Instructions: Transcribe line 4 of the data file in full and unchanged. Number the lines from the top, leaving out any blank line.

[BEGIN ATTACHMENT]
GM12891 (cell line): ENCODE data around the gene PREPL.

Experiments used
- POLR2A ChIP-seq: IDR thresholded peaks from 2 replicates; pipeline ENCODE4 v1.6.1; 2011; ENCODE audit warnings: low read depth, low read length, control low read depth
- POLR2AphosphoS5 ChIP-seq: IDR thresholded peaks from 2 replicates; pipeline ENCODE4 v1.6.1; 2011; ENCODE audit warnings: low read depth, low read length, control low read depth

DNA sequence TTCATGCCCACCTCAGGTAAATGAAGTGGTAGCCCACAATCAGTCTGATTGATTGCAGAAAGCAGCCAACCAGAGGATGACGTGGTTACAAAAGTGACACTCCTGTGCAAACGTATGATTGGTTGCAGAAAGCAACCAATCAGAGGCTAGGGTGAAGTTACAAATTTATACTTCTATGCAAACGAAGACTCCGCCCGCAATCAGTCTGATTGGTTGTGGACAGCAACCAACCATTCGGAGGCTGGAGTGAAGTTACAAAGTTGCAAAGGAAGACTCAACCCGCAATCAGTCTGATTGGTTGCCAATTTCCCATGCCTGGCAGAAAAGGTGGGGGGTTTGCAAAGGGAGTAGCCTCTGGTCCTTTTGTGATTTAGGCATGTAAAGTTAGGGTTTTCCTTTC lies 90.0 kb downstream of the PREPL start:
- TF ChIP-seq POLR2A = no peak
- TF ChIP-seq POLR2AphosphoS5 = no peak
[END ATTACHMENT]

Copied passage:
- POLR2AphosphoS5 ChIP-seq: IDR thresholded peaks from 2 replicates; pipeline ENCODE4 v1.6.1; 2011; ENCODE audit warnings: low read depth, low read length, control low read depth